Linux, MySQL, PHP

Beginners Guide to LAMP server Setup

LAMP – Linux Apache MySQL PHP server which can often have parts of the removed for other languages such as Perl or Prostge SQL but most commonly known as Linux Apache MySQL and PHP.

Lamp is the first letter combination of the build up of a typical Linux based server. In this tutorial we will learn how to set-up one of these server and get it working properly.

Tutorial Warning

This tutorial does not follow through Apache or PHP security protocols and although it might be fine on a normal server that would host, say, a video site I would not recommend this guide for commercial set-ups which require absolute security.

As another note this is under Ubuntu 9.04 and most Ubuntu versions are the same interface-wise, however, the instructions may differ from different distros and even Operating Systems.

First things first you must install Apache, so terminal:

sudo apt-get install apache

After that follow this tutorial here (Okay, so I could have actually wrote the tutorial but I like this tutorial so I thought I would link this instead =]).

Okay, so you have just followed the tutorial I linked and came back here, good. You are now ready to begin everything else since setting up Apache is only a fraction of the process. We will immediately move onto PHP and MySQL installation.

Both of these can be download from the universe just:

sudo apt-get install mysql-server
sudo apt-get install php5

At some point throughout the PHP installation you will be asked to state which server PHP is being installed to, just say Apache 2.x (or 2.2 as it’s sometimes stated). There is also a stoppage within the MySQL set-up when the installer asks for a password, if you try enter a slightly secure yet memorable password then it should be okay.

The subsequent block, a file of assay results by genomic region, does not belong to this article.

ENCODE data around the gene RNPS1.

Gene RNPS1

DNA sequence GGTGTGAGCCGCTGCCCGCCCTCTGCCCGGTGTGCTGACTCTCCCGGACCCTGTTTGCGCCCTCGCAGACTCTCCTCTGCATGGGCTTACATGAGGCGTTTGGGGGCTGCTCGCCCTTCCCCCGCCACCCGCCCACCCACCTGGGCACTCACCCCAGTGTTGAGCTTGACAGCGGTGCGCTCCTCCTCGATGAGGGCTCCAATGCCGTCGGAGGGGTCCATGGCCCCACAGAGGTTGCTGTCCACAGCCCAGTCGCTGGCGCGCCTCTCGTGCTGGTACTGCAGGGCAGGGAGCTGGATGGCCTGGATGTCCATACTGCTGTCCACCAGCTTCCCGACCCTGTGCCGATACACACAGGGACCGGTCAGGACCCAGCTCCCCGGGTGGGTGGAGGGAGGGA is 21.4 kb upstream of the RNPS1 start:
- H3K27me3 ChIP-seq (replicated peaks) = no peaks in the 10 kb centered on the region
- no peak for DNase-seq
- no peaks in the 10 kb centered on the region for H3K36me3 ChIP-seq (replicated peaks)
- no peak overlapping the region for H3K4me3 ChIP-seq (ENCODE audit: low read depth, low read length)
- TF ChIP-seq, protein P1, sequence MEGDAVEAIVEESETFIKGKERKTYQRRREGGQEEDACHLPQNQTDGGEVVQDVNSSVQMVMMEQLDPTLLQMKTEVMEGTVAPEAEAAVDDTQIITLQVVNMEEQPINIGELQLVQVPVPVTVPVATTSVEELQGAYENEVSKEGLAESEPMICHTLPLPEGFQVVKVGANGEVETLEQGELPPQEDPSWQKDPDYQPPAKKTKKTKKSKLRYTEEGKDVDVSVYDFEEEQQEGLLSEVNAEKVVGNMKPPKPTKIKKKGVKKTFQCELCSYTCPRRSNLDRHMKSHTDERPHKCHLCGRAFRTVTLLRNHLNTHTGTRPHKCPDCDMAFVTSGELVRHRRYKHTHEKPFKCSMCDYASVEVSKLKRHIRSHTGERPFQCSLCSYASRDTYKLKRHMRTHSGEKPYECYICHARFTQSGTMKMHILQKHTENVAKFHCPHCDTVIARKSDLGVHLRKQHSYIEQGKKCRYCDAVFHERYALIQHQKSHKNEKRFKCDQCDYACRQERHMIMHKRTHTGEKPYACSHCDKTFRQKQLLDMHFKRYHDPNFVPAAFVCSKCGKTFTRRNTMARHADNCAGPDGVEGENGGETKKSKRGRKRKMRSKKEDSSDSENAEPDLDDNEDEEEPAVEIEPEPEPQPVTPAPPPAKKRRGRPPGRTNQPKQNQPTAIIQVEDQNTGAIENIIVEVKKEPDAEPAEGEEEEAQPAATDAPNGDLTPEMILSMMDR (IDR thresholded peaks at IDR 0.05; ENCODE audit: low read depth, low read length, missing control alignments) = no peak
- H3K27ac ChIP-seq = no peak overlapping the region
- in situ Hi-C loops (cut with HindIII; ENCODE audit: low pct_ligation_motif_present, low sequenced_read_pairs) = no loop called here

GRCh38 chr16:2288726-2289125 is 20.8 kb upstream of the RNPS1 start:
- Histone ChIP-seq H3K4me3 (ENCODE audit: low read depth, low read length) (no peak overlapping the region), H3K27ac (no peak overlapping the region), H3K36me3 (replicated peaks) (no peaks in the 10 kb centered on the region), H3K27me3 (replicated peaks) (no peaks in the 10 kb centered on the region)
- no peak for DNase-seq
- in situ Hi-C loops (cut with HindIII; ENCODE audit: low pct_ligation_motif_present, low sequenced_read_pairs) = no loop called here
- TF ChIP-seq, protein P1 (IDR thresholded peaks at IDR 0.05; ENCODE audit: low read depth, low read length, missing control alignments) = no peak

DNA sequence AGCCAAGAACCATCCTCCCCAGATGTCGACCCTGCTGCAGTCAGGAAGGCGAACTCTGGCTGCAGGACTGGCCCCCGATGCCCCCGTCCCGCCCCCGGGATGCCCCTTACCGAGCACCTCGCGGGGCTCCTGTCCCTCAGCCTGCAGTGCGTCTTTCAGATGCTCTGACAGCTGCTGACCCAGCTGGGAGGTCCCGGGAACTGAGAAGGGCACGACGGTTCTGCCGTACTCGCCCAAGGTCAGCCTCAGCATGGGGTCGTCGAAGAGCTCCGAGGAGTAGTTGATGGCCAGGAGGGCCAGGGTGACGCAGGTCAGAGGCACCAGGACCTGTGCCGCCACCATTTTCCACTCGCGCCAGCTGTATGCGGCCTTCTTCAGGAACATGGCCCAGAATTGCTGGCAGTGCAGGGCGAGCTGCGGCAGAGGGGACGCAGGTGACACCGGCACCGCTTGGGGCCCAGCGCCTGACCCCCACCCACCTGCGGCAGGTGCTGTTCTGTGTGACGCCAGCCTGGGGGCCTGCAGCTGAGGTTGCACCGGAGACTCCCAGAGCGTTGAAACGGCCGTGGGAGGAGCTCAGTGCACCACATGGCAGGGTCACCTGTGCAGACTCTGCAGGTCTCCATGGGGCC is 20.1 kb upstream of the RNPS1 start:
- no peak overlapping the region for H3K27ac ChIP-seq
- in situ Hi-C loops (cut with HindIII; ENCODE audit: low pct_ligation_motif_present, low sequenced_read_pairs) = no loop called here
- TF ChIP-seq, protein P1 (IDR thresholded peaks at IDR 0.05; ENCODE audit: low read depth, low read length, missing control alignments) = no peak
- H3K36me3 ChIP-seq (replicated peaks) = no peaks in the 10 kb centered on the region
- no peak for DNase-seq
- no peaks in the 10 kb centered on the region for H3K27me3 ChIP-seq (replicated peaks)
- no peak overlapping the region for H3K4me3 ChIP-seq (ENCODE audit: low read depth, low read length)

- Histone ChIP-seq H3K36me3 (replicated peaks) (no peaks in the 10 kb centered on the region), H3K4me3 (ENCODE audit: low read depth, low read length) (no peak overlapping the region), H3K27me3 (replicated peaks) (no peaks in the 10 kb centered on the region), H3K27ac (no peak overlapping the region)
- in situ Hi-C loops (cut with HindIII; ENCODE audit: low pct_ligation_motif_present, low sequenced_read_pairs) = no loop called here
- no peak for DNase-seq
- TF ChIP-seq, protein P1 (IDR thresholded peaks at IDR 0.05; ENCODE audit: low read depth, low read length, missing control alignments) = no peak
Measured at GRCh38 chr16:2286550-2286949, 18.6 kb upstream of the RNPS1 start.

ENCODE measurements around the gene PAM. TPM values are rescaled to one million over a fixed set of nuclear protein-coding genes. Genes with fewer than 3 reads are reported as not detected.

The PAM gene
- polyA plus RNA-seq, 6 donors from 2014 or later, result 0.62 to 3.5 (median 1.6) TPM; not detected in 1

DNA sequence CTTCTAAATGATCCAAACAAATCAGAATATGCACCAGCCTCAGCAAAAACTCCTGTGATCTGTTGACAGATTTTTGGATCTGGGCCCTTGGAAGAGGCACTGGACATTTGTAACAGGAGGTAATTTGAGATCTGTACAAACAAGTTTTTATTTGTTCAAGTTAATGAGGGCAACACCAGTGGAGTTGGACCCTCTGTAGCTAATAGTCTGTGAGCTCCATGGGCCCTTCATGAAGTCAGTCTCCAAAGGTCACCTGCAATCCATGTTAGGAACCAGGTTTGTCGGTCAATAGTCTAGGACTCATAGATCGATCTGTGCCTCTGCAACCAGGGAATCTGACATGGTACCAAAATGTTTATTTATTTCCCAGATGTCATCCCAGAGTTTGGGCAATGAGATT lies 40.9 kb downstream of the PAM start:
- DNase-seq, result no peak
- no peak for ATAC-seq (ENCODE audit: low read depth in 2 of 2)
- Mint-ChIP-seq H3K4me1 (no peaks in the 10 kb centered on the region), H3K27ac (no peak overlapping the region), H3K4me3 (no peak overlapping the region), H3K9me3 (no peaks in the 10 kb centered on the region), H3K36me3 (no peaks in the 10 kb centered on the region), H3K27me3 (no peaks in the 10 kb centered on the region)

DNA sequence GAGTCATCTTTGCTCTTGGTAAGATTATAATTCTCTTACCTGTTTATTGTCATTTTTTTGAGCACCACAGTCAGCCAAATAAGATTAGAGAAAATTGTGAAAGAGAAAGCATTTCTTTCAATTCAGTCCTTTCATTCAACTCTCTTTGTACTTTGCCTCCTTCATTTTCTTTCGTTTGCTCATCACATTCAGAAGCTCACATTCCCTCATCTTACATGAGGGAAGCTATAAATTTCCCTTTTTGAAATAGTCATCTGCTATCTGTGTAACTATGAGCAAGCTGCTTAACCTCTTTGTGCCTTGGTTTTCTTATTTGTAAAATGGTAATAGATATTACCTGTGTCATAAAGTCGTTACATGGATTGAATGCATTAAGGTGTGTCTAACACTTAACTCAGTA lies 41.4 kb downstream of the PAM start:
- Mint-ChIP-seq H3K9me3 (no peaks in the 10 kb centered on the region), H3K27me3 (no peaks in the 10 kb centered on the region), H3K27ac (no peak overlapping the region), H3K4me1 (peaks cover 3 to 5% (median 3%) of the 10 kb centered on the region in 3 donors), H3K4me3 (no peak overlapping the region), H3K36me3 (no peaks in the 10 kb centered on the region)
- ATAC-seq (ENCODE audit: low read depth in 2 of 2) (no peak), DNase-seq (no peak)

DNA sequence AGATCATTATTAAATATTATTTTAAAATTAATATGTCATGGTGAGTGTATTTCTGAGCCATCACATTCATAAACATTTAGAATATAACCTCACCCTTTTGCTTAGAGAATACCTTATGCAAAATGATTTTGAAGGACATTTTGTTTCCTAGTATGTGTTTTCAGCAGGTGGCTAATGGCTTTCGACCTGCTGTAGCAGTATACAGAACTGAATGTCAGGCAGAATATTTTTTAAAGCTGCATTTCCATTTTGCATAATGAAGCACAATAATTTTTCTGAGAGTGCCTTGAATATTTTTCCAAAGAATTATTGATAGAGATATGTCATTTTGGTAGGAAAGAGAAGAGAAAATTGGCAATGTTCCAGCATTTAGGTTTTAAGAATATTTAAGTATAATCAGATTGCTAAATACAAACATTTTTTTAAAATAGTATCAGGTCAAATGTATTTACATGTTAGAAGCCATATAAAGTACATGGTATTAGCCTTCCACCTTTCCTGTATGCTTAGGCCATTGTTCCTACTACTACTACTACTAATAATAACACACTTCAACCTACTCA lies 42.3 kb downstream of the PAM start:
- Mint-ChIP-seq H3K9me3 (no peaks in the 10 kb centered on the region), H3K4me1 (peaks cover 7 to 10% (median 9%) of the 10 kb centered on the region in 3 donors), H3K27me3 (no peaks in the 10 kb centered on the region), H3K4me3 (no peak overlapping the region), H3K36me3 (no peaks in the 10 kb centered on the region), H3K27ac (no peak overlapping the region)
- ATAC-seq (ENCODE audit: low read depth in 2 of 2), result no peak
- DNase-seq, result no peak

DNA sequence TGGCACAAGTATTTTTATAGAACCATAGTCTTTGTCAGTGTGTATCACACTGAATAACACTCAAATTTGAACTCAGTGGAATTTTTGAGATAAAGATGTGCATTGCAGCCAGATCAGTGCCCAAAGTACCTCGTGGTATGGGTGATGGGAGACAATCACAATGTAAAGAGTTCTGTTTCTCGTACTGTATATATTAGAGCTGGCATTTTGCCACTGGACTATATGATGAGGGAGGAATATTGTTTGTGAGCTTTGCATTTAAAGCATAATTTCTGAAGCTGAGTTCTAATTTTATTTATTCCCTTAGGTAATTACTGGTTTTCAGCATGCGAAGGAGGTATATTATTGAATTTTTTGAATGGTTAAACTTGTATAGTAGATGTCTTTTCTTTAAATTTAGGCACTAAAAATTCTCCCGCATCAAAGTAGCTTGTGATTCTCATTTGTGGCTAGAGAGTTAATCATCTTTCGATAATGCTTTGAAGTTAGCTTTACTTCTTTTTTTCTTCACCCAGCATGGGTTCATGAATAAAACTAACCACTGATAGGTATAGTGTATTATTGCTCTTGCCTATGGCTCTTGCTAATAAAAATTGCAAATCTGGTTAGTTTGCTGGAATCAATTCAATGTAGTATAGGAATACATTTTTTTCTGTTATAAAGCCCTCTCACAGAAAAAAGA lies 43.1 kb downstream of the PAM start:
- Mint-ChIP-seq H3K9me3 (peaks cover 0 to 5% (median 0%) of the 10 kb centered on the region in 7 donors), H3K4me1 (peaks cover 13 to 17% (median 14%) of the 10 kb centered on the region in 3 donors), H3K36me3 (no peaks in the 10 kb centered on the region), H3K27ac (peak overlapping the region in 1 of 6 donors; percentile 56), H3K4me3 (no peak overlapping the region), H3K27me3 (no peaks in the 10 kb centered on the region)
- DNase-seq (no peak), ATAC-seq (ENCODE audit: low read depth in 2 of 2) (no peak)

Now just open phpmyadmin (localhost/phpmyadmin) and enter root as the user and your password you entered on the MySQL set-up. You should now see the database server and the databases upon it. If you don’t just drop a comment and I’ll get back to you.

Wooo, you have the actual server set-up, not that hard was it. Now we need to set-up the environment itself with extensions and such like, all of these are optional, however useful.


What is PEAR:DB? DB is a database abstract layer. Still a bit confused? Okay, basically imagine your PHP code with the SQL in it, underneath that is the SQL server right? Wrong, DB acts as a layer between those taking in standardised functions and spitting them out as database queries only difference is that DB can spit these queries out for almost every main stream server out there.